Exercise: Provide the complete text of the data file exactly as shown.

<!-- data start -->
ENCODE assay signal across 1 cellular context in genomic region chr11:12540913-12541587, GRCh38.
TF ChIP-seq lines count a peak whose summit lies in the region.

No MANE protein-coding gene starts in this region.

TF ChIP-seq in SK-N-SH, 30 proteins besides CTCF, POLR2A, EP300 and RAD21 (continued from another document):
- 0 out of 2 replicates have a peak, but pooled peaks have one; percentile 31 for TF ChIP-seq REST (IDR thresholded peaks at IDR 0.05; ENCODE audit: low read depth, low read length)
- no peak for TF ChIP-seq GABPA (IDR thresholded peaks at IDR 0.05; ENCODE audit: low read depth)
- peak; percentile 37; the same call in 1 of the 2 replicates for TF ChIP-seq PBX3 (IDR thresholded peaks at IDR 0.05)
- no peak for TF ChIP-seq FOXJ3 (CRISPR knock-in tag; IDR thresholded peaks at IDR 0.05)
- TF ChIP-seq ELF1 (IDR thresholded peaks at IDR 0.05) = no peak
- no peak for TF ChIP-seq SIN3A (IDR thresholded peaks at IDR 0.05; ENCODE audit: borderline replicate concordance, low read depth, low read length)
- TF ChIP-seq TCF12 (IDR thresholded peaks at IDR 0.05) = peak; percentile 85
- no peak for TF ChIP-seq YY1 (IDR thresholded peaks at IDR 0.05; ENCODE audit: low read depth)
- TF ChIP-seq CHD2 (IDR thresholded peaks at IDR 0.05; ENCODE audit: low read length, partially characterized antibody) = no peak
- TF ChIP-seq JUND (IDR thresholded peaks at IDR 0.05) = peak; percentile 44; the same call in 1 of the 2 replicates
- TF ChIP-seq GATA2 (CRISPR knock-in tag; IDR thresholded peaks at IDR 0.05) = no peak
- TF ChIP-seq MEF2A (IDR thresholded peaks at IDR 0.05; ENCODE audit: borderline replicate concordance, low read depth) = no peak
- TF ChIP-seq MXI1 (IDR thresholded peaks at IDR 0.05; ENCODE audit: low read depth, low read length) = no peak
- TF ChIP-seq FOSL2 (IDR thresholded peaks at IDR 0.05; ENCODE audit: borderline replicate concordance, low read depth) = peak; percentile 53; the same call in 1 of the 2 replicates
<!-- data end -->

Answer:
ENCODE assay signal across 1 cellular context in genomic region chr11:12540913-12541587, GRCh38.
TF ChIP-seq lines count a peak whose summit lies in the region.

No MANE protein-coding gene starts in this region.

TF ChIP-seq in SK-N-SH, 30 proteins besides CTCF, POLR2A, EP300 and RAD21 (continued from another document):
- 0 out of 2 replicates have a peak, but pooled peaks have one; percentile 31 for TF ChIP-seq REST (IDR thresholded peaks at IDR 0.05; ENCODE audit: low read depth, low read length)
- no peak for TF ChIP-seq GABPA (IDR thresholded peaks at IDR 0.05; ENCODE audit: low read depth)
- peak; percentile 37; the same call in 1 of the 2 replicates for TF ChIP-seq PBX3 (IDR thresholded peaks at IDR 0.05)
- no peak for TF ChIP-seq FOXJ3 (CRISPR knock-in tag; IDR thresholded peaks at IDR 0.05)
- TF ChIP-seq ELF1 (IDR thresholded peaks at IDR 0.05) = no peak
- no peak for TF ChIP-seq SIN3A (IDR thresholded peaks at IDR 0.05; ENCODE audit: borderline replicate concordance, low read depth, low read length)
- TF ChIP-seq TCF12 (IDR thresholded peaks at IDR 0.05) = peak; percentile 85
- no peak for TF ChIP-seq YY1 (IDR thresholded peaks at IDR 0.05; ENCODE audit: low read depth)
- TF ChIP-seq CHD2 (IDR thresholded peaks at IDR 0.05; ENCODE audit: low read length, partially characterized antibody) = no peak
- TF ChIP-seq JUND (IDR thresholded peaks at IDR 0.05) = peak; percentile 44; the same call in 1 of the 2 replicates
- TF ChIP-seq GATA2 (CRISPR knock-in tag; IDR thresholded peaks at IDR 0.05) = no peak
- TF ChIP-seq MEF2A (IDR thresholded peaks at IDR 0.05; ENCODE audit: borderline replicate concordance, low read depth) = no peak
- TF ChIP-seq MXI1 (IDR thresholded peaks at IDR 0.05; ENCODE audit: low read depth, low read length) = no peak
- TF ChIP-seq FOSL2 (IDR thresholded peaks at IDR 0.05; ENCODE audit: borderline replicate concordance, low read depth) = peak; percentile 53; the same call in 1 of the 2 replicates